Nation Review

From Wikipedia, the free encyclopedia
Jump to: navigation, search

Nation Review was an Australian Sunday newspaper, which ceased publication in 1981. It was launched in 1970 after independent publisher Gordon Barton bought out Tom Fitzgerald's[disambiguation needed] Nation publication and merged it with his own Sunday Review journal. Nation Review featured contributors such as Michael Leunig, Bob Ellis, Germaine Greer, Phillip Adams, Richard Beckett aka Sam Orr, Mungo MacCallum, John Hindle, Francis James, Patrick Cook, Morris Lurie, John Hepworth and Jenny Brown aka Zesta (now Jen Jewel Brown).

The paper was self-styled 'The Ferret',[1] fancying itself as 'lean and nosey'.[2]

Nation Review was aimed at Australia's new urban, educated middle class, providing mocking political commentary, offbeat cartoons, iconoclastic film, book, music and theatre reviews, and food, wine, and even motoring columns. The paper's satirical tone matched the style of Australian university newspapers like Honi Soit and Tharunka, from which publications many of its contributors and editors had indeed graduated.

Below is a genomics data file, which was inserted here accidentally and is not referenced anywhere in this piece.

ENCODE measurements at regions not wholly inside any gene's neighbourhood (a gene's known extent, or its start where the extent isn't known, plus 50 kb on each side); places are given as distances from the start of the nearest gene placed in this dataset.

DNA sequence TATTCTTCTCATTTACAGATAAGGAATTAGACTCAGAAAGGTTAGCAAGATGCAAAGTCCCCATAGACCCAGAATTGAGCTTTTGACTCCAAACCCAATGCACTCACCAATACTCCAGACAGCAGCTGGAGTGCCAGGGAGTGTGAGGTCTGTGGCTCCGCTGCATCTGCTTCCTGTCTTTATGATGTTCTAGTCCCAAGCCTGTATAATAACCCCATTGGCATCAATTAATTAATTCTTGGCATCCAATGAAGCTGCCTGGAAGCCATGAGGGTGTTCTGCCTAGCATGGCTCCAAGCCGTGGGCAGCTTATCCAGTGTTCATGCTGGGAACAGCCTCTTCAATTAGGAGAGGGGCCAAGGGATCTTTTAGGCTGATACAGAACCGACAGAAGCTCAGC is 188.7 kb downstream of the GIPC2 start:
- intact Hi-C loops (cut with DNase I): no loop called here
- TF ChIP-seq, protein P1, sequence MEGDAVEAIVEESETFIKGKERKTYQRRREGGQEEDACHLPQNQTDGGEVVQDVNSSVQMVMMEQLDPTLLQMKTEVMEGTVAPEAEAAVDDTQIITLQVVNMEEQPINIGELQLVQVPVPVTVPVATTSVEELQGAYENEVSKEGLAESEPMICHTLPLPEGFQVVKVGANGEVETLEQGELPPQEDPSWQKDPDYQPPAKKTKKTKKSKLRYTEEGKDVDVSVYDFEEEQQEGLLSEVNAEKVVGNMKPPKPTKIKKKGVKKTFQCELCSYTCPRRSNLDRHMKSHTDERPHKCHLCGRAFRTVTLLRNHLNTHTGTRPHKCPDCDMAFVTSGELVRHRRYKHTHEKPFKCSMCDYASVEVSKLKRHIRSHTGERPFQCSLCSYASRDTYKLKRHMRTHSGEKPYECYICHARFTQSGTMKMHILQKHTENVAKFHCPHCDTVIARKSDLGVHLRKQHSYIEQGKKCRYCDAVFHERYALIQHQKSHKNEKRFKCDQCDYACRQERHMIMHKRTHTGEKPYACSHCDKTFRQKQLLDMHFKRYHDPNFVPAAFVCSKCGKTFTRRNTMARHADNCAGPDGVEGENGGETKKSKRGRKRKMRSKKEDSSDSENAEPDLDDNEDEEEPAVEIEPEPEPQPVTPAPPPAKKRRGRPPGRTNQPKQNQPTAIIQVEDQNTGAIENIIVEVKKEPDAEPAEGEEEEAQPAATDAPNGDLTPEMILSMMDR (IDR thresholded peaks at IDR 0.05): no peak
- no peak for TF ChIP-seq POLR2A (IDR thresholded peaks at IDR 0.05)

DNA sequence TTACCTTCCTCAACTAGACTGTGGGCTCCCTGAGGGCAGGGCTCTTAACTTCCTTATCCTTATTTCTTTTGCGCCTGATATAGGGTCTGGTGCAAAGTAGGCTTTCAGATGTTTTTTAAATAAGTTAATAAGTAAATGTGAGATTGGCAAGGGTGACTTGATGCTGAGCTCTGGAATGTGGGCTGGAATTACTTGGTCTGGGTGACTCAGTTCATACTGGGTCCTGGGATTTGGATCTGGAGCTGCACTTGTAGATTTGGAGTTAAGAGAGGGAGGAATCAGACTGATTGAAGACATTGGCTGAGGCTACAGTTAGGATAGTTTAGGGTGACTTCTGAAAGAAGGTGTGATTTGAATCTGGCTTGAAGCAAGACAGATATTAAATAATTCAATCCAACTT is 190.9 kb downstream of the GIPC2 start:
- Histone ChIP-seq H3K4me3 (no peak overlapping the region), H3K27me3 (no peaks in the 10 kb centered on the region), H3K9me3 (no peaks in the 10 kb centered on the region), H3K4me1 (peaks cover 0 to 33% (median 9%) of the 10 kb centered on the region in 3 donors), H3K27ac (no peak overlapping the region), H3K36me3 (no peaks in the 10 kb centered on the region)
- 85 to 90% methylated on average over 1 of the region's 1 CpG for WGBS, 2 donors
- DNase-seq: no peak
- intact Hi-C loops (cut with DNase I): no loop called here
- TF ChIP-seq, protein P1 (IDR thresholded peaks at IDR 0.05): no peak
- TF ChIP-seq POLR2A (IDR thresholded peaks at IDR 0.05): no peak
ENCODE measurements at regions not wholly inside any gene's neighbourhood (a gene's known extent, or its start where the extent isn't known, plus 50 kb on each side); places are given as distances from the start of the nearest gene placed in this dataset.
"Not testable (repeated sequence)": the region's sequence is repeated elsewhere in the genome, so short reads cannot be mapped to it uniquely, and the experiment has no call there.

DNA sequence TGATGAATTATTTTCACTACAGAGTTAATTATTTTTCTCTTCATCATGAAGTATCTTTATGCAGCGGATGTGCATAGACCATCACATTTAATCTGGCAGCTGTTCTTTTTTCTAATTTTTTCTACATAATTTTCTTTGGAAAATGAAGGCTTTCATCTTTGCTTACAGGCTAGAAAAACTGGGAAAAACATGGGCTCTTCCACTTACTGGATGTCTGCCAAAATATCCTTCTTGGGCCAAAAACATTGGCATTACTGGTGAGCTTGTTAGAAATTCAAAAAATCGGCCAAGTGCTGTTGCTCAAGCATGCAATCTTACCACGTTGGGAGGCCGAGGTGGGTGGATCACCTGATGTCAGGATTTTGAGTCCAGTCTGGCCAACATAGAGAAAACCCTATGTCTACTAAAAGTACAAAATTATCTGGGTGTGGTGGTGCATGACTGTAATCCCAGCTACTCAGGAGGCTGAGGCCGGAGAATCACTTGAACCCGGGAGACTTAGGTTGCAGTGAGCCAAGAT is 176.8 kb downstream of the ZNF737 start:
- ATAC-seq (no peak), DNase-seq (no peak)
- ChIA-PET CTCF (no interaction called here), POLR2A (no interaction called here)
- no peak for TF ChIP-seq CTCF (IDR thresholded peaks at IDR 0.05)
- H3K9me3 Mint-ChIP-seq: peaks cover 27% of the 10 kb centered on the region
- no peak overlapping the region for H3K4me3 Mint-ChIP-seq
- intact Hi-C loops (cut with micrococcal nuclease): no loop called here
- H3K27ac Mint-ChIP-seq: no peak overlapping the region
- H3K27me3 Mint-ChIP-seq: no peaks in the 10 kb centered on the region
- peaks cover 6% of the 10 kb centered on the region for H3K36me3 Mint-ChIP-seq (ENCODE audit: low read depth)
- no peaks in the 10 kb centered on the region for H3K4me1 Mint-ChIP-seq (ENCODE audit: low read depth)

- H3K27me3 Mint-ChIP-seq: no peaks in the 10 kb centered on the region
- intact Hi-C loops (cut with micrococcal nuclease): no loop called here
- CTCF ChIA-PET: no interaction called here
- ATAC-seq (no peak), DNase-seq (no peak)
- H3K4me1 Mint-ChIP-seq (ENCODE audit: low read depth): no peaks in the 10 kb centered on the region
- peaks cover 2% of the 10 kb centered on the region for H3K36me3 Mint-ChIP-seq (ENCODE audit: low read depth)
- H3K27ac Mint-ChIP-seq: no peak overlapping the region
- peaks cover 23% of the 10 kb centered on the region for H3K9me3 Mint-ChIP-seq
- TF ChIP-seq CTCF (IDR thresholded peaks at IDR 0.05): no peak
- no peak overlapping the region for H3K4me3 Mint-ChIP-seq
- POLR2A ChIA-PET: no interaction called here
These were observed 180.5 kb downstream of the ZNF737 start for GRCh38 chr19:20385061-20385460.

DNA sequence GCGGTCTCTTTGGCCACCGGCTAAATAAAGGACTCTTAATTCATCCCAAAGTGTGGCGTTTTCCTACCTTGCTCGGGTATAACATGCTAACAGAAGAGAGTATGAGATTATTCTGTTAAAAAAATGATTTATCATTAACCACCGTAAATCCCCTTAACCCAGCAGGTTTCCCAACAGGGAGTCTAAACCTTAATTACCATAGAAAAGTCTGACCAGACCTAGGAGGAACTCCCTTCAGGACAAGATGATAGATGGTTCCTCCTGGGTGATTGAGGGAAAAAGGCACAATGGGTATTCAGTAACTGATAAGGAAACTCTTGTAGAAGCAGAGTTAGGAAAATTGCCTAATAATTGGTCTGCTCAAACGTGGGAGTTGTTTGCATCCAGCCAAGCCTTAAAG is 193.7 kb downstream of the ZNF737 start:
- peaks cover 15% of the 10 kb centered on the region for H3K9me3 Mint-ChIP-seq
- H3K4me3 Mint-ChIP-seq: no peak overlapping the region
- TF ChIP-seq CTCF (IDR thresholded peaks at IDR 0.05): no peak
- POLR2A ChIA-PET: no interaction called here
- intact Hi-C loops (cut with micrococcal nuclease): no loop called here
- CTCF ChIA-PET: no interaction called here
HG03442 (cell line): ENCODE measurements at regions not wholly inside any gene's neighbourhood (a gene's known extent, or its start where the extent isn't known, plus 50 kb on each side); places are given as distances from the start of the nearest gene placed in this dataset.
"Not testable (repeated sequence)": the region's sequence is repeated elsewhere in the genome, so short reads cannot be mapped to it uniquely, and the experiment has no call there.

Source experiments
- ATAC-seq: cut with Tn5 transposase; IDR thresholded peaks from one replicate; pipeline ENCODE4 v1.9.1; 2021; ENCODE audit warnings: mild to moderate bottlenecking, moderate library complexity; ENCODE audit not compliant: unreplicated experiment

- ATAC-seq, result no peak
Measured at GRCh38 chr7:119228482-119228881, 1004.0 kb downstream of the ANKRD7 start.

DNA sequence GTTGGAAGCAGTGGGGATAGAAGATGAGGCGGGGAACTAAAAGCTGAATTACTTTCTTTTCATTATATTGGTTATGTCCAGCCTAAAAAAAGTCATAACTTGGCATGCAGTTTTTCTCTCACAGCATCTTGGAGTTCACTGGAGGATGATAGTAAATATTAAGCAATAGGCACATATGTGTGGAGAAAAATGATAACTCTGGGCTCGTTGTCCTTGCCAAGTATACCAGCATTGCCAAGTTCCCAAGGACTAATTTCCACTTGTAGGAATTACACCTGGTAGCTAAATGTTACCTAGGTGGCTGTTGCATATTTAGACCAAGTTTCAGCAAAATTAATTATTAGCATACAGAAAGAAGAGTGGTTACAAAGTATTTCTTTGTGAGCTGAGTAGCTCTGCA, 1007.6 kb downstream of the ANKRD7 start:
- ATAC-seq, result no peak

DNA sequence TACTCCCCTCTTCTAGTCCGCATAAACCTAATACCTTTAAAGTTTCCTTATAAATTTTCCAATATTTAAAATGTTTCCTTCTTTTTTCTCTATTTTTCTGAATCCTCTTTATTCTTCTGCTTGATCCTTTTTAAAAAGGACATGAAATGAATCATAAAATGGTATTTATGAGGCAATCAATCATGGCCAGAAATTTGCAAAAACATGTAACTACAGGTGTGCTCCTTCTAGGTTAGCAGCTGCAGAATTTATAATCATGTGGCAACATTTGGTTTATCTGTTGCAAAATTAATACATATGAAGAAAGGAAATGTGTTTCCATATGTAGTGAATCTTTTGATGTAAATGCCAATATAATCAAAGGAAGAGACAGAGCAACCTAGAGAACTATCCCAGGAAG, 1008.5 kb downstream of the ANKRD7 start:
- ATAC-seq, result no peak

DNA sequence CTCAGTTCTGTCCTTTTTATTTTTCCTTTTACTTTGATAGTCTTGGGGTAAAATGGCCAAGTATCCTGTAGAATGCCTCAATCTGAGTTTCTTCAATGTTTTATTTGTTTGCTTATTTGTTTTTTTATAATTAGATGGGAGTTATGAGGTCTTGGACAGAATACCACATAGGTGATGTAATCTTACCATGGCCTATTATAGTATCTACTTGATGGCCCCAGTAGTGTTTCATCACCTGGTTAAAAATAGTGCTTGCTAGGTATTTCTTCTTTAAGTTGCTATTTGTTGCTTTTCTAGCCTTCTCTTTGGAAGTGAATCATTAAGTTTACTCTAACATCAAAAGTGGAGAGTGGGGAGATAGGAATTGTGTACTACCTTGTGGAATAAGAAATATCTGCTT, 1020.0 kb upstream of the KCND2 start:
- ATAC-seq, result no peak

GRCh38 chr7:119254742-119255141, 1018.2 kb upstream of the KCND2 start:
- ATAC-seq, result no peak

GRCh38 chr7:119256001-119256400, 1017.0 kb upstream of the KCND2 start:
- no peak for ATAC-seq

Nation Review editorial policy was egalitarian and anti-establishment. The paper was pro-Labor, or at least, pro political change but, after the Federal Labor victory of 1972, "disillusionment set in", according to former editor Richard Walsh.[citation needed]

Nation Review survived several mergers and name-changes, only to expire because its readership's tastes had altered.

Much of Nation Review's best art and writing has been collected and published elsewhere.

Notes[edit]

  1. ^ Walsh, Richard; Walsh, Richard, 1941- (1993), Ferretabilia : life and times of Nation review, University of Queensland Press, ISBN 978-0-7022-2450-8 
  2. ^ Purported retrospective digital website nationreview.com (Melbourne, Vic.)

References[edit]

  • Michael Leunig (1974) The Penguin Leunig, Ringwood, Victoria: Penguin. ISBN 0-14-004019-6
  • Sam Orr (Richard Beckett) (1980) Roll On, Brave New Bloody World. Sydney: Angus and Robertson. ISBN 0-207-14052-9